It didn’t have a flashing rooftop sign. In fact it didn’t have a sign at all. The distinctive Beaux Arts/Spanish-Italian Renaissance building by architects Schultz & Weaver spoke for itself- and it said: “Hello, East coast- Los Angeles has arrived!”
Located across from Pershing Square at the southwest corner of Olive & Fifth streets, it replaced the old St. Paul’s Episcopal Cathedral; the church promptly had a new edifice built at 615 S. Figueroa St.
At least 3000 socially-prominent guest attended its grand opening dedication gala on October 2, 1923. Thousands more tuned in to hear it over on local radio station KFI.
The main entrance was originally on Olive Street. The Olive Street lobby, a “replica of an old Spanish cathedral.” Today this is the “Rendezvous Court.” The stairs from the lobby led, then as now to the 300-ft. Galleria Real lounge. The Music Room. In 1934 the “Rendezvous Room” opened in here. Today it serves as the hotel’s lobby. The main dining room.
Commissioned by A.L. Erlanger, the Biltmore Theater at Fifth & Grand used the same architects as the hotel and, though a separate enterprise, was connected to it by an arcade. It opened on March 3, 1924 bringing recent Broadway shows to LA and, along with neighboring Philharmonic Auditorium at Fifth & Olive, was a cultural center of the city until the Music Center opened in the 1960s. It was demolished in 1964.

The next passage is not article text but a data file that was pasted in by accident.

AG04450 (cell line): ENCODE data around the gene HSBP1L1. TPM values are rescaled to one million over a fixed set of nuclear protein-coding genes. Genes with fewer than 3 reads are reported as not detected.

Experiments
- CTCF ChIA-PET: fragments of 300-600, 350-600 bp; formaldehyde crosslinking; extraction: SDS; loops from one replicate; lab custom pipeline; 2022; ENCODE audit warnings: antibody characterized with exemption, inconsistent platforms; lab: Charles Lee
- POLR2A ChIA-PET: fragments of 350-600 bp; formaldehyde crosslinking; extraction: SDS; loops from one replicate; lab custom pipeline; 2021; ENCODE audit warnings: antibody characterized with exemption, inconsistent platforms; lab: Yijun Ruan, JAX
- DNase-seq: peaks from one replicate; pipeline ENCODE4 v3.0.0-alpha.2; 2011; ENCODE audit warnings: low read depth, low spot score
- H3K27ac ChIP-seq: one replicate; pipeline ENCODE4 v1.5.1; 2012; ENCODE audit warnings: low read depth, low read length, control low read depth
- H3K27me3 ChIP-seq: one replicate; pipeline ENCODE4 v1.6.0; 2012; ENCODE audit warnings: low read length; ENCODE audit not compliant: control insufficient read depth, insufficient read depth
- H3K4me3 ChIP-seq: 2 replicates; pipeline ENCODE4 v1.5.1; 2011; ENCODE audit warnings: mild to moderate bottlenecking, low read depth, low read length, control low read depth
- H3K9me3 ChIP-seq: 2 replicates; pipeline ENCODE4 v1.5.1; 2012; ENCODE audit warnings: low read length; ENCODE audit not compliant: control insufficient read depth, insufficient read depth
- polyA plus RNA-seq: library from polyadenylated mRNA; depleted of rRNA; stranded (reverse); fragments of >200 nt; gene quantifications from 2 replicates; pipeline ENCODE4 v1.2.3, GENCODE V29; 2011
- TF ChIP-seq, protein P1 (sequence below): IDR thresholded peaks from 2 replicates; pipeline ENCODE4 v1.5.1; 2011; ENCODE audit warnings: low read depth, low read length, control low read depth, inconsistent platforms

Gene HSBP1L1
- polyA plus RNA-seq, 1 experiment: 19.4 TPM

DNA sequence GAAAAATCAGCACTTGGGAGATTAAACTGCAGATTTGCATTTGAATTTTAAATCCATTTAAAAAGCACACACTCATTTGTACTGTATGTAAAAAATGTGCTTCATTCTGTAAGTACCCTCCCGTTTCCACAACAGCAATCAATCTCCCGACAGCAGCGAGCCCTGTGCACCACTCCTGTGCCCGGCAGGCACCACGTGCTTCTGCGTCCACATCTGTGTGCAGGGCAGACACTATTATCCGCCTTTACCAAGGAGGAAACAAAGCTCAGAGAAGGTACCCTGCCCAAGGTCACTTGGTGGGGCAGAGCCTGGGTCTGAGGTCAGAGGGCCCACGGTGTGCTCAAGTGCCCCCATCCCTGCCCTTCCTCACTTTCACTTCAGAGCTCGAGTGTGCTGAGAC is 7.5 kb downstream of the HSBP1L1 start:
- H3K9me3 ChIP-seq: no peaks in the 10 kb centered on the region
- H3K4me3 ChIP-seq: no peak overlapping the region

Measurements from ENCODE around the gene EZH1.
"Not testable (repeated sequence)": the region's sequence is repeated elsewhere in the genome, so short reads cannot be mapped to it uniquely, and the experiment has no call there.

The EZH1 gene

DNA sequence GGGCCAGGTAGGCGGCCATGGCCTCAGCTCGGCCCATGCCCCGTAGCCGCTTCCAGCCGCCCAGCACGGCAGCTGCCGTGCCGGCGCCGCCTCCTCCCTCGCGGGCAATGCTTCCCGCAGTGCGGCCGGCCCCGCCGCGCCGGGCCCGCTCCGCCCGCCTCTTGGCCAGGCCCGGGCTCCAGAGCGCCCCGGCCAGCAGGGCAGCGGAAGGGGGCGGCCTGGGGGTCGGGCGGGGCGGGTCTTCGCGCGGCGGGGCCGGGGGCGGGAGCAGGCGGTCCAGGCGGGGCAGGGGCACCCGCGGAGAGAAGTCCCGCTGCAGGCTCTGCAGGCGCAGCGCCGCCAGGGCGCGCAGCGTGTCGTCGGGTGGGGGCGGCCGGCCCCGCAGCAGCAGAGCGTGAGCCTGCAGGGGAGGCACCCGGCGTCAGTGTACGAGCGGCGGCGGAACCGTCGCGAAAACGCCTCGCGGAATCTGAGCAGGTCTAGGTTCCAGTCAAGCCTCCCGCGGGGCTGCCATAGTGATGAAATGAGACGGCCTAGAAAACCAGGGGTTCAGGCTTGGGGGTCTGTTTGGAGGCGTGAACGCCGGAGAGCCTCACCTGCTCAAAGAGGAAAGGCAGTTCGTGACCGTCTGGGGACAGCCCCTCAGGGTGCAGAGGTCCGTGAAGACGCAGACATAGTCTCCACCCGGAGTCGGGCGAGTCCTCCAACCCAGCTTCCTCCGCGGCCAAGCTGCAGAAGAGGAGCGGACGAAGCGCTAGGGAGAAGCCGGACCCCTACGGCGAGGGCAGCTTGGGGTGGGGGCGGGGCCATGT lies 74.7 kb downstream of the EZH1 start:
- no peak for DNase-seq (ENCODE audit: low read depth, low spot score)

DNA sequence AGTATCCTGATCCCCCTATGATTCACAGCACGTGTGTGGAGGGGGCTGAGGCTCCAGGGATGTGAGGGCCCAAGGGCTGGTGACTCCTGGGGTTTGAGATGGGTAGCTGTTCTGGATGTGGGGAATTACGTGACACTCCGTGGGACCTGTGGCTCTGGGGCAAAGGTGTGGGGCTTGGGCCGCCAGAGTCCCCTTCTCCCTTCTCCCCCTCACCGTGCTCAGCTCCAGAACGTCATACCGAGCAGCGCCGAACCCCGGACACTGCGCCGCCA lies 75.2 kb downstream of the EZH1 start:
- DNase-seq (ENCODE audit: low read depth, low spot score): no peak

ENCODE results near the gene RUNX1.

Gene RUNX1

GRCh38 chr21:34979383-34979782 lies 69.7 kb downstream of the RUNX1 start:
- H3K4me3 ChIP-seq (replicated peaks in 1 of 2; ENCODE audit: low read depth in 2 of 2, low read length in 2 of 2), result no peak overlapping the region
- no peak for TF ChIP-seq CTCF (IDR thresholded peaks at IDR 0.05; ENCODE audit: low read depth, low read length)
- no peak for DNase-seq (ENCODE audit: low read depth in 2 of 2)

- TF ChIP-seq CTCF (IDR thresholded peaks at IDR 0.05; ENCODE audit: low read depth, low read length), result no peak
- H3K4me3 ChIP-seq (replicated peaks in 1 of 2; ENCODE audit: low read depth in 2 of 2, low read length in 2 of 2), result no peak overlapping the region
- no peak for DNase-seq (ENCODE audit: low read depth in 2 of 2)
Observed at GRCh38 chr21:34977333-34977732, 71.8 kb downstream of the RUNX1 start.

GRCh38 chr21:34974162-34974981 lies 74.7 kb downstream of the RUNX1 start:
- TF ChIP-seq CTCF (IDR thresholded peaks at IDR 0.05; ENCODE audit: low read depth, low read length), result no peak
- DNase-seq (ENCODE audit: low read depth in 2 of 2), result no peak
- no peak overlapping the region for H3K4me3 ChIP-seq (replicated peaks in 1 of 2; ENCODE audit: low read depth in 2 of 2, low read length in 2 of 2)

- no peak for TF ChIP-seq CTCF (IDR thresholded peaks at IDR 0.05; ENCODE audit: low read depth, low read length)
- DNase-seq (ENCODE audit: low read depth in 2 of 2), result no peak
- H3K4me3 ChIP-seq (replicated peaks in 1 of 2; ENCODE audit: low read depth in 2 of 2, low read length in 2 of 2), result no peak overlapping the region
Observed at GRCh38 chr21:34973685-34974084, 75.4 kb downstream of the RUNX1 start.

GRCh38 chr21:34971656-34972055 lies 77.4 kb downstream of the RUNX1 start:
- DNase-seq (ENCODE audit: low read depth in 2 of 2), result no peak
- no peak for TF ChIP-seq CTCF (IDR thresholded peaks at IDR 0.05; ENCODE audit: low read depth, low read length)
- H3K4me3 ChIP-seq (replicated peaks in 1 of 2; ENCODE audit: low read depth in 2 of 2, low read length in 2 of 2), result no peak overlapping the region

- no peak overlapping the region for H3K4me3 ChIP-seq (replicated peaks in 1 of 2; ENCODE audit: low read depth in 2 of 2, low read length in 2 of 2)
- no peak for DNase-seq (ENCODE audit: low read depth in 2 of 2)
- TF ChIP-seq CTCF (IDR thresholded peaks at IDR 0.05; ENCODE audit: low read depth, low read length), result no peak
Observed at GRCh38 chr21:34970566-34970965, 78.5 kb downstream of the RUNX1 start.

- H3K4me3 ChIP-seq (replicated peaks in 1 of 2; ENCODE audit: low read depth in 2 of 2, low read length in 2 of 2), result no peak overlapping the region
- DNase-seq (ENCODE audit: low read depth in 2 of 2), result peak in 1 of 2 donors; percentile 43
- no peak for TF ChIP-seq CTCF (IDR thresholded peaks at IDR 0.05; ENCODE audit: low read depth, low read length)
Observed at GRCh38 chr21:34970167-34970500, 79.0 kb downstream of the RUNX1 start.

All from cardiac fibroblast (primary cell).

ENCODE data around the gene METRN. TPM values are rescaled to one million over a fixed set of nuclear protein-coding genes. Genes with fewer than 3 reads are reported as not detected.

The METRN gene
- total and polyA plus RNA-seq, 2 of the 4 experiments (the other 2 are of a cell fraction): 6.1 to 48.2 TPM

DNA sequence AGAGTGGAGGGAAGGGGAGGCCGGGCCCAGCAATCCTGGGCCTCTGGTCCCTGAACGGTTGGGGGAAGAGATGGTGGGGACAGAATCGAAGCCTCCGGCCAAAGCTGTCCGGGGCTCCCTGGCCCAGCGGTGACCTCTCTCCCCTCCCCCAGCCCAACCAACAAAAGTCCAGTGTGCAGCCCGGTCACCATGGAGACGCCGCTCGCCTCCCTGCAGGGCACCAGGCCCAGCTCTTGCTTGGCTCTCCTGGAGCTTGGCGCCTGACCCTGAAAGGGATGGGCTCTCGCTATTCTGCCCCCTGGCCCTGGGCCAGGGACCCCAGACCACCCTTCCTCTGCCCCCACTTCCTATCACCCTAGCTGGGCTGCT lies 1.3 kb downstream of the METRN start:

Run by an eastern syndicate, the Biltmore was billed as the largest hotel west of the Mississippi in 1923. In October 1928 it got even bigger when a new wing along Grand Avenue opened. The addition housed the Salon d’Oro ballroom, which in 1934 would become the Biltmore Bowl nightclub. Today the hotel operates as the Millennium Biltmore.
5 thoughts on “Los Angeles Biltmore Hotel”
The Biltmore Hotel had a bookshop in the 1920s – do you know anything about it ?
I don’t know about the book store. Perhaps related to the hotel’s lending library in the 20s.
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